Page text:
Scientific article

Climate policy: Bucket or drainer?

Published inEnergy policy, vol. 34, no. 18, p. 3656-3668
Publication date2006

Worldwide, industry is responsible for about 40% of greenhouse gas (GHG) emissions, making it an important target for climate policy. Energy-intensive industries may be particularly vulnerable to higher energy costs caused by climate policy. If companies cannot offset rising energy costs and would face increased competition from countries without climate policy, they may decide to relocate their industrial production to the countries without climate policy. The resulting net effect of climate policy on GHG emissions in foreign countries is typically referred to as ‘‘carbon leakage''. Carbon leakage may lead to higher global GHG emissions due to the use of less advanced technology in less developed countries. Based on a literature review of climate policy, earlier environmental policy and analyses of historical trends, this paper assesses the carbon leakage effects of climate policy for energy-intensive industries. Reviews of past trends in production location of energy-intensive industries show an increased global production share of Non-Annex 1 countries. However, from empirical analyses we conclude that the trend is primarily driven by regional demand growth. In contrast, climate policy models show a strong carbon leakage. Even though future climate policy may have a more profound impact than environmental policies in the past, the modelling results are doubtful. Leakage generally seems to be overestimated in current models, especially as potential positive spillovers are often not included in the models. The ambiguity of the empirical analyses and the modelling results warrants further research in the importance of production factors for relocation.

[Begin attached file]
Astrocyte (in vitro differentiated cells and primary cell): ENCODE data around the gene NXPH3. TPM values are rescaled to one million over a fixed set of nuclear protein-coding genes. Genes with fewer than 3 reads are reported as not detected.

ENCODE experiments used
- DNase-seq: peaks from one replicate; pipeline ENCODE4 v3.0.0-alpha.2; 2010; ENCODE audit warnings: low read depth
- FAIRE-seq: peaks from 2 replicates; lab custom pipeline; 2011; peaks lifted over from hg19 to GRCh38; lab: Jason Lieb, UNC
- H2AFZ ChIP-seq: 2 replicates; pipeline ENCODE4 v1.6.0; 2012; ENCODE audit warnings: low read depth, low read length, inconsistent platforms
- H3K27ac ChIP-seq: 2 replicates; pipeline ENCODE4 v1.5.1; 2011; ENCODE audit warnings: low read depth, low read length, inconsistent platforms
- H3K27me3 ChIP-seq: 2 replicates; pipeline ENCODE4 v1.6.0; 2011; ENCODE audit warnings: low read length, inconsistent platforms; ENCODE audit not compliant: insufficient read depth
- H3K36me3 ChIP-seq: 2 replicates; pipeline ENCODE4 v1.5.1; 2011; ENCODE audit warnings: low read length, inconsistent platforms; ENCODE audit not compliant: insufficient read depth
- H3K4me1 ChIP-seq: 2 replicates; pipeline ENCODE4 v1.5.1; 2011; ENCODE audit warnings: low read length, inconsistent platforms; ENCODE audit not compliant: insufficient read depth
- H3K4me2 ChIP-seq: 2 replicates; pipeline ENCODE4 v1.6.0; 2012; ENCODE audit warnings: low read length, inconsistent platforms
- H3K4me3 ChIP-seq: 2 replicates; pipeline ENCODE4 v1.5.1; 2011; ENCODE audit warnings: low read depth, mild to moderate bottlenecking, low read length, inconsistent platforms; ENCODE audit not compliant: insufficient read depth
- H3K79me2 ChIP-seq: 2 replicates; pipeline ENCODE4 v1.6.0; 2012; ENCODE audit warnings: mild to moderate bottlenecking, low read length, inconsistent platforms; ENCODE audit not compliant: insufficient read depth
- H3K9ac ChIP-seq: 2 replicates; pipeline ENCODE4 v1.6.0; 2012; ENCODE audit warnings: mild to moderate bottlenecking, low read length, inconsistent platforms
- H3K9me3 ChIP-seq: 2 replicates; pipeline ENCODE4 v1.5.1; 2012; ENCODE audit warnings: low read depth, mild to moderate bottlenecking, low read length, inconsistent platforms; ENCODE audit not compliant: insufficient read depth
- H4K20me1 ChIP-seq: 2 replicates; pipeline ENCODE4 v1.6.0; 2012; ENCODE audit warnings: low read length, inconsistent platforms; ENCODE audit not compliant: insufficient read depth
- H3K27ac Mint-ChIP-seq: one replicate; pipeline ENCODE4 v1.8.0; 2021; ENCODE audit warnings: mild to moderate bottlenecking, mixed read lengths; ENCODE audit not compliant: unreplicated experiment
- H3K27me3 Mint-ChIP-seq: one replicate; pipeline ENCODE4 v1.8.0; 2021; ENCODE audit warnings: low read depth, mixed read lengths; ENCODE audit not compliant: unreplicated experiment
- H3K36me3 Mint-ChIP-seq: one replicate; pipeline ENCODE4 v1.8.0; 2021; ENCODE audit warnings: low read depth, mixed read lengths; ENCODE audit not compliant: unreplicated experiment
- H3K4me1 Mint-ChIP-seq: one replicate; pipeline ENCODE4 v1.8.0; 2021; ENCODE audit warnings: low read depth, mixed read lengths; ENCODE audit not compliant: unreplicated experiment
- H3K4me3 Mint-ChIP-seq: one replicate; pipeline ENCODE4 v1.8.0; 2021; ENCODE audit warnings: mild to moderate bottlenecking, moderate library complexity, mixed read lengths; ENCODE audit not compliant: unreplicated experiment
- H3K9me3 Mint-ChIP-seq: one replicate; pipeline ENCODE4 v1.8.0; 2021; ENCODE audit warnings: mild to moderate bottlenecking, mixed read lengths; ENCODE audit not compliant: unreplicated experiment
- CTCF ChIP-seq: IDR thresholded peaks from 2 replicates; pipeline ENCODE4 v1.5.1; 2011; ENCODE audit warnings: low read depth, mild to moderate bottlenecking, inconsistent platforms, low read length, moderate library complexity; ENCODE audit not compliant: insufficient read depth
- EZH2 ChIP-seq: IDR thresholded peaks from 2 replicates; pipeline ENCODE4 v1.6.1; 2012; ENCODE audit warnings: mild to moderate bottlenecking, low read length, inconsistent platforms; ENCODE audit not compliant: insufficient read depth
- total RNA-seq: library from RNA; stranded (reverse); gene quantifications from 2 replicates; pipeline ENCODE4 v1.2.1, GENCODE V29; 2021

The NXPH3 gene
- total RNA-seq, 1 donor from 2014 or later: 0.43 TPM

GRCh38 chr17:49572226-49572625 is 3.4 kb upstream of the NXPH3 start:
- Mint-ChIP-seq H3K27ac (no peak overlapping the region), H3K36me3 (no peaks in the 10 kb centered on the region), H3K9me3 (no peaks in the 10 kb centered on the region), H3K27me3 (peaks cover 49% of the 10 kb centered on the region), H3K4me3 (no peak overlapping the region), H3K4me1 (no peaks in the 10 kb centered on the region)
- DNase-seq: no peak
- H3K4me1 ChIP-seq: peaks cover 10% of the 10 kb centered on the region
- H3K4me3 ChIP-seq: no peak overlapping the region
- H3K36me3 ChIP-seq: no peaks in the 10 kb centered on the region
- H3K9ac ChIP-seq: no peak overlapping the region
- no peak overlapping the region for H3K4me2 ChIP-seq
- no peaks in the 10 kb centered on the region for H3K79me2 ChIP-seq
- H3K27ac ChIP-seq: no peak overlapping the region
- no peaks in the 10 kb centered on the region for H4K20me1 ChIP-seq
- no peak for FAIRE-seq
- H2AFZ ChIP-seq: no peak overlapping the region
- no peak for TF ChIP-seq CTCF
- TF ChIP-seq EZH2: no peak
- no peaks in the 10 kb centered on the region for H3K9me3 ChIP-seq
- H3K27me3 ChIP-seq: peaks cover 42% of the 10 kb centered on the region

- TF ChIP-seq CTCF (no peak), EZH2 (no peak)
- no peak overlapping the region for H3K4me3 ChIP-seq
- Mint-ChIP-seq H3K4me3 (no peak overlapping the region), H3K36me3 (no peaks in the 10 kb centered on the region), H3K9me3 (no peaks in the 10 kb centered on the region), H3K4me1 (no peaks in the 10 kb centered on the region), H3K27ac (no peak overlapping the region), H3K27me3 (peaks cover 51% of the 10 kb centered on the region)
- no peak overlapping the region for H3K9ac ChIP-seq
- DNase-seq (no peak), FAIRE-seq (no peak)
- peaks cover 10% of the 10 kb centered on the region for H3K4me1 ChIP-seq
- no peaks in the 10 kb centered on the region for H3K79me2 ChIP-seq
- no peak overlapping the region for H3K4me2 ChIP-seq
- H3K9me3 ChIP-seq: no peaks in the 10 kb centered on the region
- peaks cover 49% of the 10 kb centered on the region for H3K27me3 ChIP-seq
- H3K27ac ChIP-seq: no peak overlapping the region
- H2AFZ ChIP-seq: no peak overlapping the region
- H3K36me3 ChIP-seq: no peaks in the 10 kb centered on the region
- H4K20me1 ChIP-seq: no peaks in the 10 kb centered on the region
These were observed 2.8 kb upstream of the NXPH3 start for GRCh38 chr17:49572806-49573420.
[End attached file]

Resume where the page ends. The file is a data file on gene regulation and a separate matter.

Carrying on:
• Carbon leakage
  • Energy-intensive industry
  • Iron and steel industry
Affiliation Not a UNIGE publication
Citation (ISO format)
OIKONOMOU, Vlasis, PATEL, Martin, WORRELL, Ernst. Climate policy: Bucket or drainer? In: Energy policy, 2006, vol. 34, n° 18, p. 3656–3668. doi: 10.1016/j.enpol.2005.08.012
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Article (Published version)
ISSN of the journal0301-4215

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